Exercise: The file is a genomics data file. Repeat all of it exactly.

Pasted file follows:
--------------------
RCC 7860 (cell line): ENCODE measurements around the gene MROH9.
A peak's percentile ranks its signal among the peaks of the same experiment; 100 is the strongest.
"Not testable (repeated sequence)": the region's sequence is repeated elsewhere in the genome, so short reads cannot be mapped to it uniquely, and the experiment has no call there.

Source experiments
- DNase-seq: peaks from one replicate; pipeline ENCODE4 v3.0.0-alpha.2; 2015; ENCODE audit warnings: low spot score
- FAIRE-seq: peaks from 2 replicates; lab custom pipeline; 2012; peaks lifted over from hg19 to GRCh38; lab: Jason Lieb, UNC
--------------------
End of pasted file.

RCC 7860 (cell line): ENCODE measurements around the gene MROH9.
A peak's percentile ranks its signal among the peaks of the same experiment; 100 is the strongest.
"Not testable (repeated sequence)": the region's sequence is repeated elsewhere in the genome, so short reads cannot be mapped to it uniquely, and the experiment has no call there.

Source experiments
- DNase-seq: peaks from one replicate; pipeline ENCODE4 v3.0.0-alpha.2; 2015; ENCODE audit warnings: low spot score
- FAIRE-seq: peaks from 2 replicates; lab custom pipeline; 2012; peaks lifted over from hg19 to GRCh38; lab: Jason Lieb, UNC